Rosberg survives for 2016 but Webber would be out after 2011 and was leading the championship at the mid point in 2012.

            DC, Irvine and Barrichello all fall foul too. Berger out after 91 also.

            So there’s a lot of great drivers moving out with what end goal exactly? Surely what we’ve learned from Red Bull is that Albon should have stayed for 2021. But that would be an example of a young driver coming through internally, like Massa, who would be evicted to allow young drivers to progress? You’d just end up with a revolving door of number 2 drivers and punish really dominant cars. It’s at best a short sighted solution, at worst it’s ingraining the problem it’s designed to fix.

          5. @rbalonso

            Perez lost 205,5 in 2021 and 149 in 2022 which means he lost 354,5 points in total over 2 seasons with Max. 354,5 is more than 150 so he is out for 2023.

            Massa lost 16 points to Kimi in 2007 and gained 23 in 2008 so he had more points over 2 seasons than Kimi, he would definitely not be out in 2009.

            Webber lost 16 points to Vettel in 2010 and lost 134 in 2011 which means 150 over 2 seasons and he should sit out 2012, indeed.

            I don’t think there’s anything wrong with that. Again, I prefer clear rules more than hidden individual decisions (e.g. Stroll, Perez).

          6. My point on Perez is that he was only out if you apply it over 2 seasons. If that’s your proposal fair enough but I think 150 points over 2 seasons is only 3 wins over 24 races. Ie you could be second by one tenth 9 times and be out, even if you matched your teammate in all other rounds. So you could win 7 races, be second 16 times and still be out. That’s too tight for me.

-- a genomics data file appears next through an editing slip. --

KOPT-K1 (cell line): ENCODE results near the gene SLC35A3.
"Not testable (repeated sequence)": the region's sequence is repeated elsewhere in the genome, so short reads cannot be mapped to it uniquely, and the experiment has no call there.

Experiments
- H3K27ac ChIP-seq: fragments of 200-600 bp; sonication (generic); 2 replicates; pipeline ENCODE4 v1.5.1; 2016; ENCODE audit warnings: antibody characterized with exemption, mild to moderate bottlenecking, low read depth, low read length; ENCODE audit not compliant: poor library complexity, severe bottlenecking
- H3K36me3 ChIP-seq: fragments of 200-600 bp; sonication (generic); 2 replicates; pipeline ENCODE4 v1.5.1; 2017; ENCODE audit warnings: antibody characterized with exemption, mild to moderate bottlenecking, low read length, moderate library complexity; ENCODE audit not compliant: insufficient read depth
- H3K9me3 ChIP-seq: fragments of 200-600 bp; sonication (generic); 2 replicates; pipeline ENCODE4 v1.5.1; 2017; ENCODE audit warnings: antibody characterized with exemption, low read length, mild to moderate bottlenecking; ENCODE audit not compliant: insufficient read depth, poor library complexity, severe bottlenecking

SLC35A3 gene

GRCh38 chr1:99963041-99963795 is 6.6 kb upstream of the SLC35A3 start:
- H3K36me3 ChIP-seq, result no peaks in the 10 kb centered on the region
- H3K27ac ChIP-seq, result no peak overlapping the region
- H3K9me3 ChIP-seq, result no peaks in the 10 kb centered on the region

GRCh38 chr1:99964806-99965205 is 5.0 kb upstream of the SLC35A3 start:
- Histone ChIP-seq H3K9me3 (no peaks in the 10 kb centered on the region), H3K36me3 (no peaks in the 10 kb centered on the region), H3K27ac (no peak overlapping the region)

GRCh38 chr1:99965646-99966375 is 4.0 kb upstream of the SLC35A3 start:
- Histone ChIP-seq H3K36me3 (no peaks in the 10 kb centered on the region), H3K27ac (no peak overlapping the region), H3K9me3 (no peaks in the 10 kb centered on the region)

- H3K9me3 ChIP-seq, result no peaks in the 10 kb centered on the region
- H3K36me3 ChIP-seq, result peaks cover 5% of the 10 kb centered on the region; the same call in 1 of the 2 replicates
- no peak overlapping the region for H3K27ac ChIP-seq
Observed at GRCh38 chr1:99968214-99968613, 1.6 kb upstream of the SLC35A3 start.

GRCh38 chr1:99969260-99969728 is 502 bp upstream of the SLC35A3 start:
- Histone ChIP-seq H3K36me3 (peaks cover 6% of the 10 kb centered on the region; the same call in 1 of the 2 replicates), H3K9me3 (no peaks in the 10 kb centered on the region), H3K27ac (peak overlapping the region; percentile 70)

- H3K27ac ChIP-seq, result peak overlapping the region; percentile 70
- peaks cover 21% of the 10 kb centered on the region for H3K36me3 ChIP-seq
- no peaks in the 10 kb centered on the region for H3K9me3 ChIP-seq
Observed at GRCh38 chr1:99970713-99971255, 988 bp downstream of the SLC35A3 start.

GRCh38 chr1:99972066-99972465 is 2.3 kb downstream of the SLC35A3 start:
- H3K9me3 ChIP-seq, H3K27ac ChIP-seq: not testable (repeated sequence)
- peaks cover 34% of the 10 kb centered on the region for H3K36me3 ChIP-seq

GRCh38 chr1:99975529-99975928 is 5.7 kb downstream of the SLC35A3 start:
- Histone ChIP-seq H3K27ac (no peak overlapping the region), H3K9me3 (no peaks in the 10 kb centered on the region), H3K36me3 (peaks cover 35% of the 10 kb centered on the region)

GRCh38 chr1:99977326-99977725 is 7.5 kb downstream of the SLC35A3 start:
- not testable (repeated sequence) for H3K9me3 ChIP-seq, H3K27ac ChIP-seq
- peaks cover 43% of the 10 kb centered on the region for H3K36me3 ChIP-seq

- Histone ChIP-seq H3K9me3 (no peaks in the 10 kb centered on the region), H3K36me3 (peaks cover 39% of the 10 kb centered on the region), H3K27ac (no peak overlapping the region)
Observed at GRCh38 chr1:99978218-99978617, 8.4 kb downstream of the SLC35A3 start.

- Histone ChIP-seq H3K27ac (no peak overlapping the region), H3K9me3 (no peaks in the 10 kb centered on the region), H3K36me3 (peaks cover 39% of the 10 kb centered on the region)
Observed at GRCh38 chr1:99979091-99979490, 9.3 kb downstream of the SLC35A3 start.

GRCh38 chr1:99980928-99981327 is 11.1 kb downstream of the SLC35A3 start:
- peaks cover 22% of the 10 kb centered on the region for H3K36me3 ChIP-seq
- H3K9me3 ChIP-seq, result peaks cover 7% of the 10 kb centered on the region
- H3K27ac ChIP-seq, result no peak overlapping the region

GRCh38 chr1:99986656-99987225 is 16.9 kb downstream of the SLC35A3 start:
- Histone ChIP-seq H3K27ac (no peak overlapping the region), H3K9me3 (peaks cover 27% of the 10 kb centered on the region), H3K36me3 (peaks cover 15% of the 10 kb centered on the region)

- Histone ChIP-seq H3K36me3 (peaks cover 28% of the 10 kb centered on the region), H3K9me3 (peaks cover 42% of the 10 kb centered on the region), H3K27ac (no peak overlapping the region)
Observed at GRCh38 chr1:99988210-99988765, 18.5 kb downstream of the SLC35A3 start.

Massa was 40 points behind Schumi in 2006, so although it’s not the same teammate he’s still not satisfied the criteria of points relative to the 1st driver.

            For the theoretical example above and the 2 championship challenging examples of Webber and Massa, I think 150 points is way too tight. The other fundamental is that you can’t tell teams who to employ so you’d effectively be revoking their super licence, which is clearly a non starter.

          7. My point on Perez is that he was only out if you apply it over 2 seasons.

            Yes, the idea is just this. Last two consecutive seasons, and they need to be with the same teammate. Nothing else. Moreover, I think this be reset after one season out, so the team could definitely bring back the same driver again (but I doubt anybody would :D).

            he’s still not satisfied the criteria of points relative to the 1st driver.